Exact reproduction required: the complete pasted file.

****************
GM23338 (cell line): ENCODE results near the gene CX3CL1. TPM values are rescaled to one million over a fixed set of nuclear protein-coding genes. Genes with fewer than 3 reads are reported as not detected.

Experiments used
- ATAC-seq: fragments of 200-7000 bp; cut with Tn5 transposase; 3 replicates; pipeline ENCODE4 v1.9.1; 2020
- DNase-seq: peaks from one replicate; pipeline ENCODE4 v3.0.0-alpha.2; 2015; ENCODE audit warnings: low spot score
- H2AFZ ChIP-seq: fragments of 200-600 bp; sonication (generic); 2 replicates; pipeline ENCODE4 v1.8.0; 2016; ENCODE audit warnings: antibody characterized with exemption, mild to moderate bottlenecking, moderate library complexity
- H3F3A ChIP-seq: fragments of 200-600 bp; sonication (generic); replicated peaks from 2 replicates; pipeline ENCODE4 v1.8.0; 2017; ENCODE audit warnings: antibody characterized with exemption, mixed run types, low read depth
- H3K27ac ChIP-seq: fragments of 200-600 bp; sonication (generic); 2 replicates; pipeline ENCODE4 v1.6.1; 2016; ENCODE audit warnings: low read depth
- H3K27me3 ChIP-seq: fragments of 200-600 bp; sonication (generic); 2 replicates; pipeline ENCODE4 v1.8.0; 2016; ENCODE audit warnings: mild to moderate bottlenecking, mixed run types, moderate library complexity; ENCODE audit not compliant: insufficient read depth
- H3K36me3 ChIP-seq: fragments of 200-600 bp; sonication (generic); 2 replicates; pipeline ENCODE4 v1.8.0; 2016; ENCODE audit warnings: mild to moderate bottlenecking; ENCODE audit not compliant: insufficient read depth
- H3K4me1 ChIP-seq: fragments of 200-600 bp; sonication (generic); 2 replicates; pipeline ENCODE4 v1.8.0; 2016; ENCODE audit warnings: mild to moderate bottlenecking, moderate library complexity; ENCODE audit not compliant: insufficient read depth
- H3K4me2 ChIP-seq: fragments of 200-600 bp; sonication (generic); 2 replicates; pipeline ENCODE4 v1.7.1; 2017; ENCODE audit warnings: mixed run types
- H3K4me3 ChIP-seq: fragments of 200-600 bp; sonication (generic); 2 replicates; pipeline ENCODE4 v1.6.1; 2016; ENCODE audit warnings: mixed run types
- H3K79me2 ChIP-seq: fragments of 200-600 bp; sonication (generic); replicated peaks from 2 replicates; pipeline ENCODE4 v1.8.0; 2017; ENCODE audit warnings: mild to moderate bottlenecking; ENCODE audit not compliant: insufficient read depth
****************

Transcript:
GM23338 (cell line): ENCODE results near the gene CX3CL1. TPM values are rescaled to one million over a fixed set of nuclear protein-coding genes. Genes with fewer than 3 reads are reported as not detected.

Experiments used
- ATAC-seq: fragments of 200-7000 bp; cut with Tn5 transposase; 3 replicates; pipeline ENCODE4 v1.9.1; 2020
- DNase-seq: peaks from one replicate; pipeline ENCODE4 v3.0.0-alpha.2; 2015; ENCODE audit warnings: low spot score
- H2AFZ ChIP-seq: fragments of 200-600 bp; sonication (generic); 2 replicates; pipeline ENCODE4 v1.8.0; 2016; ENCODE audit warnings: antibody characterized with exemption, mild to moderate bottlenecking, moderate library complexity
- H3F3A ChIP-seq: fragments of 200-600 bp; sonication (generic); replicated peaks from 2 replicates; pipeline ENCODE4 v1.8.0; 2017; ENCODE audit warnings: antibody characterized with exemption, mixed run types, low read depth
- H3K27ac ChIP-seq: fragments of 200-600 bp; sonication (generic); 2 replicates; pipeline ENCODE4 v1.6.1; 2016; ENCODE audit warnings: low read depth
- H3K27me3 ChIP-seq: fragments of 200-600 bp; sonication (generic); 2 replicates; pipeline ENCODE4 v1.8.0; 2016; ENCODE audit warnings: mild to moderate bottlenecking, mixed run types, moderate library complexity; ENCODE audit not compliant: insufficient read depth
- H3K36me3 ChIP-seq: fragments of 200-600 bp; sonication (generic); 2 replicates; pipeline ENCODE4 v1.8.0; 2016; ENCODE audit warnings: mild to moderate bottlenecking; ENCODE audit not compliant: insufficient read depth
- H3K4me1 ChIP-seq: fragments of 200-600 bp; sonication (generic); 2 replicates; pipeline ENCODE4 v1.8.0; 2016; ENCODE audit warnings: mild to moderate bottlenecking, moderate library complexity; ENCODE audit not compliant: insufficient read depth
- H3K4me2 ChIP-seq: fragments of 200-600 bp; sonication (generic); 2 replicates; pipeline ENCODE4 v1.7.1; 2017; ENCODE audit warnings: mixed run types
- H3K4me3 ChIP-seq: fragments of 200-600 bp; sonication (generic); 2 replicates; pipeline ENCODE4 v1.6.1; 2016; ENCODE audit warnings: mixed run types
- H3K79me2 ChIP-seq: fragments of 200-600 bp; sonication (generic); replicated peaks from 2 replicates; pipeline ENCODE4 v1.8.0; 2017; ENCODE audit warnings: mild to moderate bottlenecking; ENCODE audit not compliant: insufficient read depth